The rising waters of the Washita River crept over the crest of the Cumberland Levee in the late morning of June 20, 2015.

That initial flow of high water quickly overtopped an entire stretch of the levee, and entire portions of the structure broke away. Historic flooding spring and summer flooding in 2015 resulted in the fracture of previously held rainfall levels in Oklahoma.

Within 24 hours the initial breach, an 800 foot stretch of the structure was washed away. For the first time in more than 60 years the Washita River returned to the "Old Washita River Basin".

The flooding that resulted covered several thousand acres of trees, dozens of oil wells, State Highway 199 and utility and electrical transmission lines.

Located about 16 miles northwest of Durant, Oklahoma, the Cumberland Levee forms the northwestern edge of Denison Dam.

Constructed in 1943 as part of the Denison Dam project, the structure was built specifically to protect the Cumberland Oil Fields, which were considered a strategic, wartime, national resource.

By design, local runoff and seepage within areas protected by the levee system do not gravity drain and are routinely pumped into Lake Texoma. To prevent flooding of the oil fields located below the levee, various oil and gas companies operate and maintain a drainage pump station located at the south levee to keep their areas of operation free of runoff water. This work is generally done at no expense to the U.S. Government.

Of Dearth and Abundance
As late as mid-May the region was struggling through the fifth year of an unwelcome drought.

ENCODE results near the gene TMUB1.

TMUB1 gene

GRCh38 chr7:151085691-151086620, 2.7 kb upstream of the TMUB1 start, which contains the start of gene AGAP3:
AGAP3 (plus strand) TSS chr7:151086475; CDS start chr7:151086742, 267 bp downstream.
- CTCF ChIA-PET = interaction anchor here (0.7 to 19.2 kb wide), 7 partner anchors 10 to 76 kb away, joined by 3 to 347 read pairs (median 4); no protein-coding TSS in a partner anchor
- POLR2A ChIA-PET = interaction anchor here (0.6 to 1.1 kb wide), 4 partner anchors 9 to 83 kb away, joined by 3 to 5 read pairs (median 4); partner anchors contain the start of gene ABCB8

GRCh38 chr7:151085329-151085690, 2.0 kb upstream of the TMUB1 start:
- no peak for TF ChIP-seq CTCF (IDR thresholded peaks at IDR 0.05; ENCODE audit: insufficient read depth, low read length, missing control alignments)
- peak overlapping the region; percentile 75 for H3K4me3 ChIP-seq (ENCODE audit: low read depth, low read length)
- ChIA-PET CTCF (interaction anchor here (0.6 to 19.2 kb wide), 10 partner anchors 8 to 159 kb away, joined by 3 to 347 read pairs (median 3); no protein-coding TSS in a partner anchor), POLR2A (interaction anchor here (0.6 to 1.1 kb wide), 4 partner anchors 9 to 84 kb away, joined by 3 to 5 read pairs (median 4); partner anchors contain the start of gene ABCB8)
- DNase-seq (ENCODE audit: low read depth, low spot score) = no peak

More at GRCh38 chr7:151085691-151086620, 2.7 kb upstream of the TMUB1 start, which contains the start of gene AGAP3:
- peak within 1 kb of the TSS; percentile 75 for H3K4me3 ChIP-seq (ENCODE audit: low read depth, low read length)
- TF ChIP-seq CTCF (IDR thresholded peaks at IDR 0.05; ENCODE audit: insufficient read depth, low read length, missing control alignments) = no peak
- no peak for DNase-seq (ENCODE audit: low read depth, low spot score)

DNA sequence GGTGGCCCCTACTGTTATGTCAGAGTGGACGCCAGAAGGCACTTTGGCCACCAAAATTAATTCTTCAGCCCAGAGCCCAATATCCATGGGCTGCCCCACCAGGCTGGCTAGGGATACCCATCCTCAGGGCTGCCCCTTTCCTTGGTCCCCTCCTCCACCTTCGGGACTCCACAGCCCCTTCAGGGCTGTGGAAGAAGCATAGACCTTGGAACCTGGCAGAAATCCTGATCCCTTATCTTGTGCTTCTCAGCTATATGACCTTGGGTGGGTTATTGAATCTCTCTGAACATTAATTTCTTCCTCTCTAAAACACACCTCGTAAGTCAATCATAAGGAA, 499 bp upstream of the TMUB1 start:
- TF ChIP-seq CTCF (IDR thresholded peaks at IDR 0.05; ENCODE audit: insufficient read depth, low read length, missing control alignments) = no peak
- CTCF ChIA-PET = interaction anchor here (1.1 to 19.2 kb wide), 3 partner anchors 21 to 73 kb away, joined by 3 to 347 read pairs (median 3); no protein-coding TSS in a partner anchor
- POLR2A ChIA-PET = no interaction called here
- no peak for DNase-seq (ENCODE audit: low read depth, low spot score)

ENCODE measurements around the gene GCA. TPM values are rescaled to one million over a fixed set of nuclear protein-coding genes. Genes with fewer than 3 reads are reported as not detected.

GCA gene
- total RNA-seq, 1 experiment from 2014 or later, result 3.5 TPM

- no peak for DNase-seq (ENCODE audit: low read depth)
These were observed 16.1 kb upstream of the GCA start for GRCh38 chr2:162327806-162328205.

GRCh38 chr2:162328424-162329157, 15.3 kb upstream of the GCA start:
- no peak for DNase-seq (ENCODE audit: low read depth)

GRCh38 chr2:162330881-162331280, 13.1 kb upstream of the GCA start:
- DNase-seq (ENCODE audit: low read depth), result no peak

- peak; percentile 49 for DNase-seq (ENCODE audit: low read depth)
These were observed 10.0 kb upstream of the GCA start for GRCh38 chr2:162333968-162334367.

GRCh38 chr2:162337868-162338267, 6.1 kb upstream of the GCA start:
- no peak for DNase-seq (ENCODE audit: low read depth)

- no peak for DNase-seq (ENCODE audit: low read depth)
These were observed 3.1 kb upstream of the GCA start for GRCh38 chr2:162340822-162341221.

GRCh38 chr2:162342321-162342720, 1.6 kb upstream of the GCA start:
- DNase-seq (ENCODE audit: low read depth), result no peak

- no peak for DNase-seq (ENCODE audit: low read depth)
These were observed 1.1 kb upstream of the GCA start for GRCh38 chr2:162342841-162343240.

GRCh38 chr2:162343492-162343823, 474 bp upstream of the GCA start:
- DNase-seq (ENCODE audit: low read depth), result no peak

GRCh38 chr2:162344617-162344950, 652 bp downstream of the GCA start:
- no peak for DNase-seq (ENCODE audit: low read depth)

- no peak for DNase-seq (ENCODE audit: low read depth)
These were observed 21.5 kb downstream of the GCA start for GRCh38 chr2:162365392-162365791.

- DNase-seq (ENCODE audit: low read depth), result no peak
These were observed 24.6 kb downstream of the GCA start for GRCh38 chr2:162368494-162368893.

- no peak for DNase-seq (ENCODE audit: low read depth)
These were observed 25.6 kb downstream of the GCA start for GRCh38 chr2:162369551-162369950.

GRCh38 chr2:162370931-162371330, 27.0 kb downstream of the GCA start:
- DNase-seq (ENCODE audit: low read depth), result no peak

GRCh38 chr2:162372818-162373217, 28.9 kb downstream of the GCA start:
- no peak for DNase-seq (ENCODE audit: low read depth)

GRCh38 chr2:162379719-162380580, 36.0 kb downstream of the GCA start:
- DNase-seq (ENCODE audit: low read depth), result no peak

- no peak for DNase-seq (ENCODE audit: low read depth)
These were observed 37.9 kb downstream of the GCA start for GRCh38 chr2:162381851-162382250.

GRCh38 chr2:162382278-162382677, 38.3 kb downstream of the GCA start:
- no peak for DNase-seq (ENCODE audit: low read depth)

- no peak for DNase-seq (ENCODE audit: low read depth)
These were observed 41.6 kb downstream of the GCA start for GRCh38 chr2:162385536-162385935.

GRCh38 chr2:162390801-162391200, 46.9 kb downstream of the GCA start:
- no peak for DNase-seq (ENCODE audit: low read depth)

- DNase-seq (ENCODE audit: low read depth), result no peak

From 2010 to 2015 the 39,719 square mile Upper Red River Basin which stretches from eastern New Mexico across the lower portion of the Texas Panhandle, into Oklahoma, and down to the Oklahoma-Texas border, saw minimal rainfall. Low-water conditions had a significant impact on the regional economy and damaged recreation opportunities. Communities on both sides of the border, which Lake Texoma straddles, felt the pain as lake levels remained well-below normal.

Despite increased precipitation during the first four months of 2015, U.S. Drought Monitor maps continued to show tan to dark-red splotches, the color code depicts "abnormally dry" to "exceptional drought" conditions.

As late as May 12, the region remained in near drought, but the next 19 days would mark the end of dry conditions. May would become the wettest month in recorded history for both Texas and Oklahoma. The Lone Star State recorded 8.81inches while the Sooner State recorded 14.40 inches of rain.

Vast portions of the Upper Red River Basin received significant rainfall through May and June. Reservoirs filled and a water famine transformed into liquid abundance.

From Denison Dam east to the Arkansas border, the 3,400 square mile Lower Red River Basin marks the final leg of the Red River's 200-mile, meandering trek from the dam to Arkansas' border with Oklahoma.

Of the five Corps-managed reservoirs in the Lower Red River Basin, three - Pat Mayse, Hugo and Sardis - feed into the Red River.

As inland rains continued to fall, tropical Storm Bill made landfall in Texas on June 16 and reached Oklahoma shortly thereafter. The massive storm drenched the region. By June 17 all watersheds in the district's Red River Area were above 99 percent of their flood control pool, all were receiving inflows and all were forced to release water due to slowly rising lake levels.

This combination of rainfall in the Upper and Lower Red River watersheds presented a difficult situation for water managers in the U.S. Army Corps of Engineers, Tulsa District's Water Management Section. As runoff from rainfall into the Red River below Lake Texoma captured valuable channel capacity, water managers attempted offset upstream inflows.

"The challenge was sharing downstream channel capacity with Hugo Lake and downstream runoff into the Red River," said Tammy Piazza, who managed water releases at Lake Texoma during the 2015 flood. "There was a lot of rainfall below Lake Texoma in an uncontrolled area, and that affected our ability to release."

The Cumberland Levee